The Texas Republican presidential primary on May 3 looms more important nationally to both Ronald Reagan and George Bush now that a native son, former Gov. John B. Connally, has withdrawn from the 1980 race.
Political analysts here [interviewed prior to Tuesday's primaries in Florida, Georgia, and Alabama] see mounting pressure on Mr. Bush, a former US representative from the houston area, to win his home state now that he is the sole Texan in the contest. Previously, "John Connaly was the native son personified; Ronald Reagan had the support of the party activists; and George Bush had sort of fallen between the cracks," assesses Richard Murray, a political scientist at the University of Houston.
Texas now is a "must win" for Mr. Bush if he is to capture his party's nomination, Mr. Murray says.
By the same token, the primary here now holds out to Mr. Reagan a chance to derail Mr. Bush once and for all by beating the Texan on his home turf, a number of political observers agree.
Just as the Texas primary in 1976 helped launch Mr. Reagan's presidential bid with a more than 2-to-1 victory over incumbent President Gerald Ford, the 1980 contest could give him the "crowning blow" against Mr. Bush, reasons former Republican Party state chairman Ray Barnhart.
Political analysts here still consider Mr. Reagan the front-runner, owing to his deep and long-standing support in Texas. But Mr. Bush has been gaining popularly and now is clearly in a stronger position to gain a home state advantage with Mr. Connally removed from the contest.
Messrs. Reagan and Bush are the only serious active candidates entered in the Texas Republican primary. There will be no binding Democratic presidential primary.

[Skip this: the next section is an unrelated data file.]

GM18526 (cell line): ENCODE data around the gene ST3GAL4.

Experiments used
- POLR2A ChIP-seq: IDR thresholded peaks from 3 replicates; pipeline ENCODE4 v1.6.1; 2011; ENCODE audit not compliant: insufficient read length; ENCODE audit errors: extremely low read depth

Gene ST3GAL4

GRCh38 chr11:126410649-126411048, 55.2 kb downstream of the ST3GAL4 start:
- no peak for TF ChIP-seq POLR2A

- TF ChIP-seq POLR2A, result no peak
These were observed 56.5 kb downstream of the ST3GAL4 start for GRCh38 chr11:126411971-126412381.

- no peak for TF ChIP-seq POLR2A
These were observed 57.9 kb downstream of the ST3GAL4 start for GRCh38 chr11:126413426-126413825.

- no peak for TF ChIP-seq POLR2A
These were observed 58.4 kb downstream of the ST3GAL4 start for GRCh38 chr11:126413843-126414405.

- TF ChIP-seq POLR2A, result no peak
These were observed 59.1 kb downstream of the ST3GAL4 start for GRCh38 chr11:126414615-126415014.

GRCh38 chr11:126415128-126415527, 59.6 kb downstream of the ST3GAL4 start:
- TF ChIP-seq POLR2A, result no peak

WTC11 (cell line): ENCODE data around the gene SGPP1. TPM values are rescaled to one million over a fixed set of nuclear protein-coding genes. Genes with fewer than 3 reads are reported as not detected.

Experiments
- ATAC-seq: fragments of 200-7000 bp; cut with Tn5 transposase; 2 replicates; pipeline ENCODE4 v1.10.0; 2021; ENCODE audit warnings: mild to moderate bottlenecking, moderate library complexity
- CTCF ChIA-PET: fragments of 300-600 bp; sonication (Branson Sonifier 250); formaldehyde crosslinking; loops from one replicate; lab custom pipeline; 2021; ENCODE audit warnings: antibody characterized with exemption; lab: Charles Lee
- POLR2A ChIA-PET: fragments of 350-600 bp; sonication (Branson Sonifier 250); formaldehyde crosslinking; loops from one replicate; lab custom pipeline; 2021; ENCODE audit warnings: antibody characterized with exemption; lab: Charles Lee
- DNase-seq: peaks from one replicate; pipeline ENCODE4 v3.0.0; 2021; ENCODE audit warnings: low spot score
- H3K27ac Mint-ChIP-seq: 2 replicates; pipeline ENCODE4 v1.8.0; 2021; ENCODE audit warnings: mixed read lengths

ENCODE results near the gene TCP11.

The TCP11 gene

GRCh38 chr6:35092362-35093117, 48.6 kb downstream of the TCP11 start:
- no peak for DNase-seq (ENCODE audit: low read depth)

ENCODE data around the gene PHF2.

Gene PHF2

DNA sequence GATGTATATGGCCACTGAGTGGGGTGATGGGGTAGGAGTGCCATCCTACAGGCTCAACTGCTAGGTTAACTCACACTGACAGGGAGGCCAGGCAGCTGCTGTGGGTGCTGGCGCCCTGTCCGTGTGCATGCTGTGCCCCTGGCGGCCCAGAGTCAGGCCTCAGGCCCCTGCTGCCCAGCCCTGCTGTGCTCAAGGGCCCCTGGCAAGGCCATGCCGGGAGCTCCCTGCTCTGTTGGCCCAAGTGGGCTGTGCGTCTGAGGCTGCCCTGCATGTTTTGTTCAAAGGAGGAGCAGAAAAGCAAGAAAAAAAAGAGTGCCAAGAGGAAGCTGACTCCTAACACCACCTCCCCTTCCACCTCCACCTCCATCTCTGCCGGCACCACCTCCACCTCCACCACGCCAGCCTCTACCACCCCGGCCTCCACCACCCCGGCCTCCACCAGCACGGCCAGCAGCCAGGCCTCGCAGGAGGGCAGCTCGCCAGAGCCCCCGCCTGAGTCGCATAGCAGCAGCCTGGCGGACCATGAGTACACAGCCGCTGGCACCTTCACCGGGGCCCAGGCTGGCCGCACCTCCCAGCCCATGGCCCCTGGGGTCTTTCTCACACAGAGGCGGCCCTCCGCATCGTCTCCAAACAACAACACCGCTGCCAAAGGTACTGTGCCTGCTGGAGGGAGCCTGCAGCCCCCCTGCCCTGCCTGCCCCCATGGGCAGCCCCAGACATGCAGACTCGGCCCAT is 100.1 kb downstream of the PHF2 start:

A major unknown for both candidates is whether Mr. Ford will enter the 1980 race. Some observers speculate Mr. Ford could mount an anti-Reagan drive in Texas by encouraging support of Mr. Bush. Mr. Ford has said he does not feel Mr. Reagan could win the general election in November.
Political analysts do not agree on which candidate will garner the bulk of Mr. Connally's constituency. The former Democrat turned Republican had been expected to draw a large number of independent and Democratic voters into the Republican primary. Although this crossover vote is now apt to shrink, it still could be important in determining the outcome.
Mr. Connally had become campaigning nationally for the same conservative Republican vote that has proved so loyal to Mr. Reagan, and had said Mr. Bush was too liberal to get the Republican Party nod.
Connally pollster Lance Tarrance told the Monitor he expects Mr. Reagan to benefit most from Mr. Connally's withdrawal because the two men have similar ideological appeal with Texas voters. "There won't be a shift en masse, but most of the support will go to Ronald Reagan," he predicted. Mr. Tarrance also expects the bulk of Mr. Connally's campaign workers to either switch to Mr. Reagan or stay out of the contest in Texas.
Professor Murray argues to the contrary that Mr. Bush is best positioned to gain the more urban, independent-minded voters that make up much of the crossover support Mr. Connally had sought. He notes there has been a huge immigration to Texas since 1976; no one is certain who these "new" voters will support.
The latest state poll, conducted by Texas Monthly magazine in early February, showed state republicans favored Mr. Reagan (33.7 percent) and Mr. Bush (32.8 percent) over Mr. Connally (25.4 percent).
Political analyst Douglas S. Harlan of San Antonio feels Mr. Reagan still must be considered the front-runner to win most of the state's 80 delegates. But Mr. Connally's pullout from the race makes the Texas primary "a different ball game," he adds.